One silver lining was that, in valuing the company and their shares, the ex-brother-in-law and ex-father-in-law forgot to take into account the value of a significant amount of surplus cash the company had at the bank, so the founder did make a small profit by regaining control over this. It helped finance buying out their shares. A second bit of luck was that a supplier the founder had given shares to (one which had refused to help the founder out in his hour of need) went bust. The founder was able to buy its shares back from HM Treasury for a very small sum.

Case study 2: From Majority to Minority

In this example, a mistake was made by the majority shareholder that proved to be costly. The main shareholder held just over 50% of the shares. Several other shareholders owned the remaining shares. The majority shareholder was a director and so too were several of the other shareholders. There was no shareholders’ agreement in place. A long-standing employee was due to retire and someone suggested a reward of a few shares as a “thank you” gift for their service. The majority shareholder agreed to this, not having taken any legal advice. He did not realise at the time the effect this would later have.

The effect of issuing these extra shares was that the majority shareholder’s holding was watered down, from just over 50% to just under 50%. The small shareholding given to the retired employee had virtually no value and was locked in, in the sense that unless someone else wanted to buy the shares, their value could not be realised.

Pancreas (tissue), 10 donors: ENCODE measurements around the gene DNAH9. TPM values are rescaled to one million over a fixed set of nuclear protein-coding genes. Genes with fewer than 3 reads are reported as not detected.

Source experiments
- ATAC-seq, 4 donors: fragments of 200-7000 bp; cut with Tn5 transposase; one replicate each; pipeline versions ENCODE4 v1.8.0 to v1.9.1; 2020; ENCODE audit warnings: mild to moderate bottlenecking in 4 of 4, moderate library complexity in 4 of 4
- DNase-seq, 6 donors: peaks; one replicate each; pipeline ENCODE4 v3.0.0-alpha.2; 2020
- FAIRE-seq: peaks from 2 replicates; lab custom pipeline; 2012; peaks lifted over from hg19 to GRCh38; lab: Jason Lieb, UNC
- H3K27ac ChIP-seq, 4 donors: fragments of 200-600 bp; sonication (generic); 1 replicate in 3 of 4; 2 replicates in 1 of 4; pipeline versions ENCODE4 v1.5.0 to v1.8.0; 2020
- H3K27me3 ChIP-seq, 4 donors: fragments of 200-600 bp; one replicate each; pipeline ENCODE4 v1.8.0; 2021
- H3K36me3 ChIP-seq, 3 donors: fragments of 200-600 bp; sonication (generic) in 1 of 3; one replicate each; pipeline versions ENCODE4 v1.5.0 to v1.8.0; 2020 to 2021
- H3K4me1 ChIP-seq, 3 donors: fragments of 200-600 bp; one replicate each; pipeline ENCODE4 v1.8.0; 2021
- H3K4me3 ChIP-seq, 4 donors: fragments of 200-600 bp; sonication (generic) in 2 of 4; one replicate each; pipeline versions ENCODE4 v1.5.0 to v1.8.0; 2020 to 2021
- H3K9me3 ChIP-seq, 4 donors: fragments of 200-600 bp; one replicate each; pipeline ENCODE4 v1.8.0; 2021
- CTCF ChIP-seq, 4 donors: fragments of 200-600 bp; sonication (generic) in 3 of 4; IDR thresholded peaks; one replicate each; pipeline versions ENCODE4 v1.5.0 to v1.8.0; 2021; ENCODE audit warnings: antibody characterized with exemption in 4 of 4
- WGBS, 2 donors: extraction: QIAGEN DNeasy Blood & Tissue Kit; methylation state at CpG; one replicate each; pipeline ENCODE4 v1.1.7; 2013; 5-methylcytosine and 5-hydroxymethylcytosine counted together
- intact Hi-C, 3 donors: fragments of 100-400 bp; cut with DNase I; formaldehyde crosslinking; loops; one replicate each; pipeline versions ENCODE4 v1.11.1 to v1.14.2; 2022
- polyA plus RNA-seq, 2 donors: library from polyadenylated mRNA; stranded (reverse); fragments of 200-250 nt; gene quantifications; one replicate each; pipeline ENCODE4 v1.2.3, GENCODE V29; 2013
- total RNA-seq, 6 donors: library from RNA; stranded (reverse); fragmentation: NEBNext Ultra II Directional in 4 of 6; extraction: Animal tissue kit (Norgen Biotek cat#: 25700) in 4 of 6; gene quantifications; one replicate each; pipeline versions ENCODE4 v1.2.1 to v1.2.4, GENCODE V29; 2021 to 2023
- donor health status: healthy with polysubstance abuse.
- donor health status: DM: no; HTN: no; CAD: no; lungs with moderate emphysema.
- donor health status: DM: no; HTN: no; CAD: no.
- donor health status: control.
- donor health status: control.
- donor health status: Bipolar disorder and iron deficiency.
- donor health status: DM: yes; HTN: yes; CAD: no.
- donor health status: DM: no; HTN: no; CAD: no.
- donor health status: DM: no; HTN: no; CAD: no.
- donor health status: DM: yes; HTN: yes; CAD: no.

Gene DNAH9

Time passed and the main shareholder decided to retire. He handed in his resignation and asked the other shareholders to buy out his shares. The company was worth £2 million, so he was expecting to receive around £1 million for this shares. The other directors accepted his resignation and reported to Companies House that he had ceased to be a director. They said they did not want to buy his shares, but that they might if he gave a large discount.

Resolving the problem

While as a lawyer the author was able to get him reinstated as a director immediately (by arguing that he had only resigned as an employee and not as a director, as thankfully he had not specified this in his resignation letter) and then negotiate a higher price for his shares, he did not get close to the £1 million he could have had. By allowing his holding to be watered down by the issue of new shares, he had lost a huge amount of value. He got paid less than half what he would originally have expected.

(Those wondering about it may like to know that the main shareholder could not simply buy out the retired employee’s small shareholding without the approval of the other directors to the transfer of those shares, so he was not in a position to regain his majority holding and the value he had lost. The other shareholders would probably have claimed an implied right to buy a proportion of those shares. Either way, this would probably not have worked out as hoped.)

Case study 3: Death of a Shareholder

In this example, there were 2 shareholders, each holding 50% of the shares and each being a director. One shareholder died, and there was no life insurance in place to enable to other to buy him out easily. (For more about the benefit of cross-life insurance policies in this situation, read our blog article on this.) The widow, who had no experience or skills to run the company, asked the other shareholder to buy the deceased’s shares. The widow had no right to appoint a director, even if she had had the skills to help run the company.